An outline of Darfur
If you thought the conflict in Western Sahara was wild, strap yourselves into this one. Welcome to Darfur! Darfur is a region of around 9.5m people, approximately the size of Spain in the western part of Sudan. The region is the meeting point of the dry Sahara desert and the dense grasslands of Central Africa, but it has an incredibly diverse range of geographical features. From low sandy plains to near 10,000ft volcanic ranges, Darfur really does have it all! If you’re looking to experience all different types of landscapes, except there’s a catch…the small issue of a 17-year long civil war!
The northern region of Sudan including the capital city of Khartoum is mostly Muslim, whilst the southern regions are made up of Christians and Animists. Although the Darfur region is mostly Muslim there are tribal and ethnic differences in the region which the Sudanese government wanted to rectify. In 2003 tensions boiled over when two armed groups waged war in Darfur against the Government of Sudan, over fears that the government under General Omar al-Bashir wished to create a more Islamic-based system for the whole country. The Sudan Liberation Army (SLA) and the Justice and Equality Movement (JEM) began the war by attacking police stations, army outposts and government buildings leaving behind a trail of several hundred bodies! The Sudanese government was far too weak to mount any real response as they were still engaged in the second Sudanese civil war in South Sudan, leaving the SLA and JEM to take territory at will.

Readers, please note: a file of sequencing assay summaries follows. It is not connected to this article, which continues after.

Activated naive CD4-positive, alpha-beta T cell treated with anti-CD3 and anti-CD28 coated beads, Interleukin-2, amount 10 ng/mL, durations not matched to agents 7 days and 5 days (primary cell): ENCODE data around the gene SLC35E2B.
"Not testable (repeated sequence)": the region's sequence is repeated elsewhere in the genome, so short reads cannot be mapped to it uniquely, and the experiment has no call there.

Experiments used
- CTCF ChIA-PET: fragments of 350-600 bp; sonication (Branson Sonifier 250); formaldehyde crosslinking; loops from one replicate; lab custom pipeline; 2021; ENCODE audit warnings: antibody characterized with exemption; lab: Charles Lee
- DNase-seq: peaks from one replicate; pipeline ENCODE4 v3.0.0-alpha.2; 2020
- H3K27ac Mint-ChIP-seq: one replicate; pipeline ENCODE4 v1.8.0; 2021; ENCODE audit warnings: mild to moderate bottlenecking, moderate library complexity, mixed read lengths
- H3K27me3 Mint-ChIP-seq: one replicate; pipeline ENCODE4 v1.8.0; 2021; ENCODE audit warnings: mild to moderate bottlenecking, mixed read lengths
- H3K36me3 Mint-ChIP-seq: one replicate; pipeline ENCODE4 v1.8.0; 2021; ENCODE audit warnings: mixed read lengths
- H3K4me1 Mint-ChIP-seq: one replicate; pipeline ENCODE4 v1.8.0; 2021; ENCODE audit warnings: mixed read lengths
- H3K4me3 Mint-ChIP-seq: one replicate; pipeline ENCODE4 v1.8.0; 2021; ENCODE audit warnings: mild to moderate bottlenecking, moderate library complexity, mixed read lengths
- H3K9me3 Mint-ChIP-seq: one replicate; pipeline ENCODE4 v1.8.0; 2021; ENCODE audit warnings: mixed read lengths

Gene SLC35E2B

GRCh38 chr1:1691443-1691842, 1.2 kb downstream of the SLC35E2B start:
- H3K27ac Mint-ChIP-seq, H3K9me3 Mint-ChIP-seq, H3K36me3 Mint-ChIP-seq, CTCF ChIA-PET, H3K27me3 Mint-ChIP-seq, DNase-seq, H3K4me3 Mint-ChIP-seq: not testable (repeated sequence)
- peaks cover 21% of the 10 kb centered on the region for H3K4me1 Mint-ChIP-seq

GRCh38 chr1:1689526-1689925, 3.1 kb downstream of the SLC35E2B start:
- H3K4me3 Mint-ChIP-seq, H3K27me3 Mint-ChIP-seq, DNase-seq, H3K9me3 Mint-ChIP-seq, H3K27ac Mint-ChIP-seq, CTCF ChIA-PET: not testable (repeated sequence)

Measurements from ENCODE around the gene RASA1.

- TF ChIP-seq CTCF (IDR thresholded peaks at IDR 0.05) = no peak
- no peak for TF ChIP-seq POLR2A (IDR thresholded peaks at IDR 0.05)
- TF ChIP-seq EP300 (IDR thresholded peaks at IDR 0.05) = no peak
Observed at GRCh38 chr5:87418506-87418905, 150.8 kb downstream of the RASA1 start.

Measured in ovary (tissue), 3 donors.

Eventually, the government responded with a brutal ethnic cleansing against non-Arabs in Darfur by arming ethnic Arab militia groups, known as the “Janjaweed”, to attack the ethnic African groups. The government would attack from the air leaving the Janjaweed forces free to burn villages, poison wells and kill anyone at will. Nearly 500,000 people have been killed, women and children have been systematically raped and millions of people have been forced to seek refuge in camps located in nearby Chad. Numerous ceasefires have been signed over the years but the war still remains, with no signs of the conflict slowing down.
Darfur National Team
Football always brings people together in the face of adversity, and in Darfur, this is the case. The Darfur national football team, or Darfur United as they’re now called, were formed in 2012 as a joint effort between the refugee community, iACT and the UN Refugee Agency. The team originally consisted of players exclusively from the refugee camps located in Chad. These days the team is largely made up of refugees from Darfur who have moved to the United States and Sweden.
Darfur United has had a pretty rough start to life as an international team. Making their debut at the 2012 Viva World Cup which was hosted by Iraqi Kurdistan. Their first group game ended in a 15-0 loss to Northern Cyprus and then again losing heavily 18-0 to the French region of Provence. Darfur then entered the 2014 CONIFA Football World Cup but didn’t fare much better; losing 20-0 to Padania; 19-0 to South Ossetia; a 12-0 loss to Artsakh to cement themselves as the basement side of the tournament.
For the 2020 edition of the CONIFA Football World Cup in Skopje, North Macedonia, Darfur has arguably been drawn in the group of death, along with South Ossetia, United Koreans in Japan and Cascadia. They’ll be hoping to fare much better, although it will be an incredibly tough task getting out of that group!
Darfur is a difficult region to get to, but we offer private 6 day tours by plane and 10 days tours overland from Khartoum.